And in that risk factor section is where organizations, public companies make statements that say essentially these are risks that we identify in our space, and if any of these happen you cannot sue us because we've already identified them, right? We've said that they are issues were aware of them. And in that risk factor section, you'll find all sorts of things that are germane to the company, its industry, where it does business.
It'll be everything that you can imagine about risk. There's all sorts of operational risk, the customer risk, and credit risk. But fairly near the top in that section, you'll find a statement that talks about cybersecurity being a risk. And in there is verbiage that will state something to the effect of, our systems are subject to misappropriation, to hackers, to viruses, you know could be any number of ways that they say it. But the bottom line is what they're saying is we are subject to risks in the cybersecurity space that could materially harm our business.
And these are things that, at the top of the company, they say are issues. And so what you do then is you are aware of that and you go to, within your own world now, it shows that you're aware of the company and what we're trying to, as a whole, trying to achieve and the things that were trying to avoid. And you can align what you're trying to do with the statements now.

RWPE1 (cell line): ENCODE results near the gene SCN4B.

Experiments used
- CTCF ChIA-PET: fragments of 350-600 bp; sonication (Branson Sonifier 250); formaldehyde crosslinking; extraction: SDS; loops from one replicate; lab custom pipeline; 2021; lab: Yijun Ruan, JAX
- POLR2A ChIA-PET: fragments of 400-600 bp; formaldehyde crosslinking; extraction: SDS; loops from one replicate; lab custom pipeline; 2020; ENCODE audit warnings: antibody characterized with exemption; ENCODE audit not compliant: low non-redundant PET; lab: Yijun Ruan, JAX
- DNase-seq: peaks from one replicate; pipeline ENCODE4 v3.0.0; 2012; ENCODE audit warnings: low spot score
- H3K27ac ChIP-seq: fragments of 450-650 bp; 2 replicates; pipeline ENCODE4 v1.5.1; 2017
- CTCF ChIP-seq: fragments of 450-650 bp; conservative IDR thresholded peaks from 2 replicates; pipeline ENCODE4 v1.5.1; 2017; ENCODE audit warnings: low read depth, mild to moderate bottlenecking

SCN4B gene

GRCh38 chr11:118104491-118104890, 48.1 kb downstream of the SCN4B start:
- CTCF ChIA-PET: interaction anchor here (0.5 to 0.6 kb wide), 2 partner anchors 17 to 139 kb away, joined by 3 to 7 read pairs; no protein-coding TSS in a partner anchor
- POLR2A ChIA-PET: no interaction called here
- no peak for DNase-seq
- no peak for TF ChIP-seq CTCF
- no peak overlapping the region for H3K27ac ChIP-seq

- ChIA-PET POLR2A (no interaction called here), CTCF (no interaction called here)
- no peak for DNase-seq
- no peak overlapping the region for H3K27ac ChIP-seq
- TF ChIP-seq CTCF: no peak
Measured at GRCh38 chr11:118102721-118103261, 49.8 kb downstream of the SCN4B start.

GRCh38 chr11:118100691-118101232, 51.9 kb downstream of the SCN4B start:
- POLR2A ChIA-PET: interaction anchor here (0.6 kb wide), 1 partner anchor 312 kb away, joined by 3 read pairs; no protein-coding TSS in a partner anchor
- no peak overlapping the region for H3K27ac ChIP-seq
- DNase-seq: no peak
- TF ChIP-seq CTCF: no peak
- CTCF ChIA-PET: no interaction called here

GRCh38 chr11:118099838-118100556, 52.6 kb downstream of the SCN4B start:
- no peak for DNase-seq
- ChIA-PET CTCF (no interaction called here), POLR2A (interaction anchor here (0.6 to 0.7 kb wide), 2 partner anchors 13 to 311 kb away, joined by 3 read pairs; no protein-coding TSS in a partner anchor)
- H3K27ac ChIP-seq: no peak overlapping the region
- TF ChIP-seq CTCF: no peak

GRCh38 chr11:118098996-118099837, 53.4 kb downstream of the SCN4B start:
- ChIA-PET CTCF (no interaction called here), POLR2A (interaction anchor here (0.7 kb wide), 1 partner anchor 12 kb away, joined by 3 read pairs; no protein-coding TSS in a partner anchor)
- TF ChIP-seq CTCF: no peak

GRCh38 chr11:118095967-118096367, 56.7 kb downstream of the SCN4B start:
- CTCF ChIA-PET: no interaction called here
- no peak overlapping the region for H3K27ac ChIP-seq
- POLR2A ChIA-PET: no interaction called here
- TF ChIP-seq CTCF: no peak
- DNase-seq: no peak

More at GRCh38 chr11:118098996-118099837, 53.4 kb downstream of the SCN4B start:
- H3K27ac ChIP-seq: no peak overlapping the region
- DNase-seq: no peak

I do this a lot for customers that I speak with, and I actually did this yesterday with a very large global company, and it had some interesting statements in there about human error and people, and so Security Awareness training is all about people.
And so what it does, it just shows your organization and the people that you work with that you're a company person, right, that you're aware of what's going on in the organization. And that what you're trying to do helps to mitigate these risks that have been stated by the company itself.
That's the first step, right, in just aligning your world with the statements that the company is stating are important to it.